Doomsday—the hour in which a massive earthquake will rock the globe heralding the end of the world. Pretty gloomy stuff, huh? Whether or not (most likely not) that particular prophecy comes true, it got us thinking about how we would want to spend our last day, pop-culturally speaking. If we had only hours to enjoy our favorite movies, TV series, music and books, what title would get preference?
After the jump, Hollywood Crush writers weigh-in on the one pop-culture pick they'd relish before the rapture.
It's no secret I'm addicted to "Friends." I can, and often do, relate pretty much anything in life to an episode of the beloved comedy. (Even when people don't get my references.) So there's no doubt that I'd be glued to the TV marathon viewing my favorite show of all time. Could I BE anymore addicted? Nope. Not possible.—Breia Brissey
"Clueless." There I said it. If I had to pick one thing to read, listen to or watch before the end of the world it would be the movie that defined the early '90s chick flick and shot Alicia Silverstone to bubble-gum chewing fame. Sure, it seems like an absurd pick (most people would probably choose an intelligent book like "Reflections of a Life Well Spent,"—okay, I made that title up), but for me, I’d want to revel in something that reminded me of my youth and that’s what "Clueless" is for me—a completely carefree, drama-less flick meant to make you smile and forget that the world is about to end in 3, 2, 1… —Nuzhat Naoreen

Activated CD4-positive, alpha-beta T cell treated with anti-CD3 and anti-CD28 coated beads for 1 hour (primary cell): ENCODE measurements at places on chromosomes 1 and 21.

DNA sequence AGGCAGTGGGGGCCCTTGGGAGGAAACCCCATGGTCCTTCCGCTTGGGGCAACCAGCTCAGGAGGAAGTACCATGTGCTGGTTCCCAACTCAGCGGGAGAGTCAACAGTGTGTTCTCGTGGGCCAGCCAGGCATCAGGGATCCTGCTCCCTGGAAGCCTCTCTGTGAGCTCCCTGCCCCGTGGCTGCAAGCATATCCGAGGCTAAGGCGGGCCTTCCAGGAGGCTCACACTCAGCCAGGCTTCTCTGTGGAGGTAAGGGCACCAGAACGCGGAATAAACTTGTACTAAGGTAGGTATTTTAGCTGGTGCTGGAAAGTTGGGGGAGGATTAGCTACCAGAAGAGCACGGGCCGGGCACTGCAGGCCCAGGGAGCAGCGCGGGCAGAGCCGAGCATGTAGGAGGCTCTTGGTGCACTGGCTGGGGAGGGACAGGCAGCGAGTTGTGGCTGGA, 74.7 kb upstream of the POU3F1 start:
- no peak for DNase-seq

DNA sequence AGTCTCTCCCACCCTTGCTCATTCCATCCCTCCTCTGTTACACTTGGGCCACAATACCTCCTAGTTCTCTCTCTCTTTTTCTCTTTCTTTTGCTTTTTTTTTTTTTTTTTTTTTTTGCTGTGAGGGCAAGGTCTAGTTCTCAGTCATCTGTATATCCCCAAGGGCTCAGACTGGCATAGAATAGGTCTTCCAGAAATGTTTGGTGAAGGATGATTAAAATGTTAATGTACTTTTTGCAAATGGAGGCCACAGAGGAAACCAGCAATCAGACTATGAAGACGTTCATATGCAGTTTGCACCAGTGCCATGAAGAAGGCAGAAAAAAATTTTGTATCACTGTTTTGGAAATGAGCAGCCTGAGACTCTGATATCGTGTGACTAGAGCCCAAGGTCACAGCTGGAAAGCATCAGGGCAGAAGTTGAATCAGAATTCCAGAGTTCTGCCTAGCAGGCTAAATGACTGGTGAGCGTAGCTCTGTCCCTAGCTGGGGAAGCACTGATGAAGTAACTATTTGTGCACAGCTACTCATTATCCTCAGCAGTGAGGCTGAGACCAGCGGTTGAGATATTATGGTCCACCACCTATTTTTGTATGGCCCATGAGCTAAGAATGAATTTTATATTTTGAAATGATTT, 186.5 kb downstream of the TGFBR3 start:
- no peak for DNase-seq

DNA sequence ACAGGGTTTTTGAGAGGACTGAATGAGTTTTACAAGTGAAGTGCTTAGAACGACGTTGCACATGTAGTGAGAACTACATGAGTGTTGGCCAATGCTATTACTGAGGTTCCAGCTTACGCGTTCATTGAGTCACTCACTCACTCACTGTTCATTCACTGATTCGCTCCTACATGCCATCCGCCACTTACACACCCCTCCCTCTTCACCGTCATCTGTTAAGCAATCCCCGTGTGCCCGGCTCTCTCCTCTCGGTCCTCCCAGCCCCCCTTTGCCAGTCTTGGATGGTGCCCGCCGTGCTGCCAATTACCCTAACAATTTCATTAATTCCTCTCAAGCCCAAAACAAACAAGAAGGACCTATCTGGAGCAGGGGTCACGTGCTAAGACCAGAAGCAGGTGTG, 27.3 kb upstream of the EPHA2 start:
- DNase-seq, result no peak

"The Golden Compass" by Philip Pullman. I've actually never seen the film version (mostly out of fear that it won't live up to my impossible standards given my love for the source material), but I would spend my final hours curled up with "The Golden Compass," for sure. I don't throw around the phrase "life changing" flippantly, so brace yourselves: This book is a life-changer. I couldn't go without giving it one more read. —Kayleigh Roberts
Before the end of the world as we know it, I'd have to listen to "Christina Aguilera's" 2002 masterpiece, "Stripped", one last time. This is one of the only albums I know of in which there's genuinely no filler; every single track is flawless. Christina's not-of-this-universe voice elicits every emotion: pride ("Soar"), sadness ("I'm OK"), sass ("Can't Hold Us Down"), humor ("Stripped, Part 2"), and the list goes on. It's complete pop perfection. —Jyll Saskin
Does "marry Ryan Gosling" count as a pop-culture-related act? If not, my runner-up option would be a carefully curated marathon of "Sex and the City" accompanied by a pint of Cinnamon Bun-flavored Ben & Jerry's (lactose intolerance be damned, it's the eleventh hour!). I'd watch only my favorite episodes, like "My Motherboard, My Self" and "Out of the Frying Pan" (the one in which Smith shaves his head in solidarity). Somehow I imagine "Zombies and the City" just won't be as compelling. —Amy Wilkinson